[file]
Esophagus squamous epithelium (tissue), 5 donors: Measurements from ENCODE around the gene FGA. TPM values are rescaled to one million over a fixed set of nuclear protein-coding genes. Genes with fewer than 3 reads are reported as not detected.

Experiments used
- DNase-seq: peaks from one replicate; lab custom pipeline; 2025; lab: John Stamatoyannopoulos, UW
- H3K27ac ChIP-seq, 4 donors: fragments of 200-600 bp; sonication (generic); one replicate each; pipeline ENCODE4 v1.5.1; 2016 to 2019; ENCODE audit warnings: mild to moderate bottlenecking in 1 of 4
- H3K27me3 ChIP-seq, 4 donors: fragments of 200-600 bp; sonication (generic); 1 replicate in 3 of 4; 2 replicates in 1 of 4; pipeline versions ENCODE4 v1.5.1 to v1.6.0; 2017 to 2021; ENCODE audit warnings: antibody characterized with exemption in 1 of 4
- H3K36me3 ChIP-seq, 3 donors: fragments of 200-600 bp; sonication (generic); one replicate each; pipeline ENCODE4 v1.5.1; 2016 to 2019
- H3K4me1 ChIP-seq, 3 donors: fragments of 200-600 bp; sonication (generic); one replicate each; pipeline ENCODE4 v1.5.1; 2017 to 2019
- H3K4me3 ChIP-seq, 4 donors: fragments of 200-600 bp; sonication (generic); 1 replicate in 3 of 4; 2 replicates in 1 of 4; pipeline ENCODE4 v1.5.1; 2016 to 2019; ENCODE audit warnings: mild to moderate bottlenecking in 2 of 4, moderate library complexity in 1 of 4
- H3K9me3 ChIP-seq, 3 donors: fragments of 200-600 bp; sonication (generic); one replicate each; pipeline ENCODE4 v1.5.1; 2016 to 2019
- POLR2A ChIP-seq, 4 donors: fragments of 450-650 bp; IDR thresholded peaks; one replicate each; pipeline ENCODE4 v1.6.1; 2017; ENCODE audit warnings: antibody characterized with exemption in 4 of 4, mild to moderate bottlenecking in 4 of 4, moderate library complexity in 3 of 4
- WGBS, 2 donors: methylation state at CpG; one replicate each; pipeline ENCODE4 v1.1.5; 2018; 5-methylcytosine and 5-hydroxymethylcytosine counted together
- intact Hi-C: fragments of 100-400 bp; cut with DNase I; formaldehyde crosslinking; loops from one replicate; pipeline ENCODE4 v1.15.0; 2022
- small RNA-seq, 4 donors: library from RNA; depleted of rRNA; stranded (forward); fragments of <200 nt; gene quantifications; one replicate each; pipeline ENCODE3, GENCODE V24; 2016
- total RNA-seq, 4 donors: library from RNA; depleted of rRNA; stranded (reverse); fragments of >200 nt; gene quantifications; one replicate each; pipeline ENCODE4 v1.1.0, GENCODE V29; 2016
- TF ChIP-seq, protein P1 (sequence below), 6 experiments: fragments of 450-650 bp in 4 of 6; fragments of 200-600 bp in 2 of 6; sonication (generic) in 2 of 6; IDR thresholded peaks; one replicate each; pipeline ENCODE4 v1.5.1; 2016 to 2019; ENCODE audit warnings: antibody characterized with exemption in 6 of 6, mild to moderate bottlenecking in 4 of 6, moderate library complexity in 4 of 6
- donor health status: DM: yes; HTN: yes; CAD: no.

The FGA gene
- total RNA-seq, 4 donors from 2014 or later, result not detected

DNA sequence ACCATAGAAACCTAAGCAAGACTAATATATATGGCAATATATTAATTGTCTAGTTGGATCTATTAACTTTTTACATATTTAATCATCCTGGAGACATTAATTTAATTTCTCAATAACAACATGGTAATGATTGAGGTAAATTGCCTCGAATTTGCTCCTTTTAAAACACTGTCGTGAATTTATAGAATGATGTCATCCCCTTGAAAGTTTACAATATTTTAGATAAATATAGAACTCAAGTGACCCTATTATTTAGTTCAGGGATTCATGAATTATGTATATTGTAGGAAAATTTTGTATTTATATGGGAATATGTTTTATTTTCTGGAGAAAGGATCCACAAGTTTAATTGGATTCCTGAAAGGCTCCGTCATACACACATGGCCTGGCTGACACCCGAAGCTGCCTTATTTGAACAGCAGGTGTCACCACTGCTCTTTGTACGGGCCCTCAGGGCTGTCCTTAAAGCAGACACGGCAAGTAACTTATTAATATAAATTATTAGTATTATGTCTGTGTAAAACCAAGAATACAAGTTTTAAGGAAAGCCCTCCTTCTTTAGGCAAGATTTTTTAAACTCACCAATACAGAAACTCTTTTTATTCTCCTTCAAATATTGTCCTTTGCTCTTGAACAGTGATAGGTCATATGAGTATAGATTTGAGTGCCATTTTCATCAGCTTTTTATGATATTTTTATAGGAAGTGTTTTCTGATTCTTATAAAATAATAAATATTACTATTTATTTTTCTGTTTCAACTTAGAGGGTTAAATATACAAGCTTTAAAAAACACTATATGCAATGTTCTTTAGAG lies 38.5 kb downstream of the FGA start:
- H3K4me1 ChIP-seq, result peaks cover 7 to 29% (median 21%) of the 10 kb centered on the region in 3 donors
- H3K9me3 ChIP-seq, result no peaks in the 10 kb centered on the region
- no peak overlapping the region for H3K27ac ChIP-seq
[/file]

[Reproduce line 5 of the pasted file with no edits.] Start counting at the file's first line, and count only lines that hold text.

- H3K27me3 ChIP-seq, 4 donors: fragments of 200-600 bp; sonication (generic); 1 replicate in 3 of 4; 2 replicates in 1 of 4; pipeline versions ENCODE4 v1.5.1 to v1.6.0; 2017 to 2021; ENCODE audit warnings: antibody characterized with exemption in 1 of 4